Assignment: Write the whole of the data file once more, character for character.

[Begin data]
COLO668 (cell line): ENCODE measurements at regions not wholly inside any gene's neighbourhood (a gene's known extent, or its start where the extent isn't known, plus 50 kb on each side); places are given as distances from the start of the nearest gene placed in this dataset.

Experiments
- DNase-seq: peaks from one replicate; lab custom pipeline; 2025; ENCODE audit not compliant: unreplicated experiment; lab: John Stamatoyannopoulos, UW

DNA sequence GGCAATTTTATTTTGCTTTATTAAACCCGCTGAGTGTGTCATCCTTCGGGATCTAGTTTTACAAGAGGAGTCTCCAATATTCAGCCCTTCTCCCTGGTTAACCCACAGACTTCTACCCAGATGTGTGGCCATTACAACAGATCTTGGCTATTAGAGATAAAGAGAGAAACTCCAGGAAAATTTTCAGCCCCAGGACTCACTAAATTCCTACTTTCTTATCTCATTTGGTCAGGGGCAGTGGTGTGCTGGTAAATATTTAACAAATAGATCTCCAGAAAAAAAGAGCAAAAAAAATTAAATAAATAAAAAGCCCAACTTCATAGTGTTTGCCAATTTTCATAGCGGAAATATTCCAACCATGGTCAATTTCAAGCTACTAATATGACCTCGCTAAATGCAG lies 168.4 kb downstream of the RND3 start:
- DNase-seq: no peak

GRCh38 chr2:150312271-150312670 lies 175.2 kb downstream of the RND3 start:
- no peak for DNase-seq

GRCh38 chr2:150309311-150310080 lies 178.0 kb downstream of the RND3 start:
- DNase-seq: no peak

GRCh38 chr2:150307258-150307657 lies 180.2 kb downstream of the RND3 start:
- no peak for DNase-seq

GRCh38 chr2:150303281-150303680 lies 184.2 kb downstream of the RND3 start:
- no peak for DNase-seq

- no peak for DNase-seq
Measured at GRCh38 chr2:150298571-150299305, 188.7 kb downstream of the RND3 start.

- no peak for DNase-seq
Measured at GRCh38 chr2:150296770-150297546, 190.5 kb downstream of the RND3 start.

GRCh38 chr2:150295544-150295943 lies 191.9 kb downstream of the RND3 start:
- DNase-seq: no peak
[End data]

COLO668 (cell line): ENCODE measurements at regions not wholly inside any gene's neighbourhood (a gene's known extent, or its start where the extent isn't known, plus 50 kb on each side); places are given as distances from the start of the nearest gene placed in this dataset.

Experiments
- DNase-seq: peaks from one replicate; lab custom pipeline; 2025; ENCODE audit not compliant: unreplicated experiment; lab: John Stamatoyannopoulos, UW

DNA sequence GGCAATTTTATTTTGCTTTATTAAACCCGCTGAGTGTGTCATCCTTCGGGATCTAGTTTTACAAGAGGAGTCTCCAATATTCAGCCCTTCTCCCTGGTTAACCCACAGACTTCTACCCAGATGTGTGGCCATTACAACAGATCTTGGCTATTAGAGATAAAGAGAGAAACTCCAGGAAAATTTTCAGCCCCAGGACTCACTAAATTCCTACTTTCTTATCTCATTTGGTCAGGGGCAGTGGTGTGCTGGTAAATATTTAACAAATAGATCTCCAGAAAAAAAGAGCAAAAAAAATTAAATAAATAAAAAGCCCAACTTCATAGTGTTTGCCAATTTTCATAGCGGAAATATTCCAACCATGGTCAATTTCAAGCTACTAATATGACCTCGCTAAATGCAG lies 168.4 kb downstream of the RND3 start:
- DNase-seq: no peak

GRCh38 chr2:150312271-150312670 lies 175.2 kb downstream of the RND3 start:
- no peak for DNase-seq

GRCh38 chr2:150309311-150310080 lies 178.0 kb downstream of the RND3 start:
- DNase-seq: no peak

GRCh38 chr2:150307258-150307657 lies 180.2 kb downstream of the RND3 start:
- no peak for DNase-seq

GRCh38 chr2:150303281-150303680 lies 184.2 kb downstream of the RND3 start:
- no peak for DNase-seq

- no peak for DNase-seq
Measured at GRCh38 chr2:150298571-150299305, 188.7 kb downstream of the RND3 start.

- no peak for DNase-seq
Measured at GRCh38 chr2:150296770-150297546, 190.5 kb downstream of the RND3 start.

GRCh38 chr2:150295544-150295943 lies 191.9 kb downstream of the RND3 start:
- DNase-seq: no peak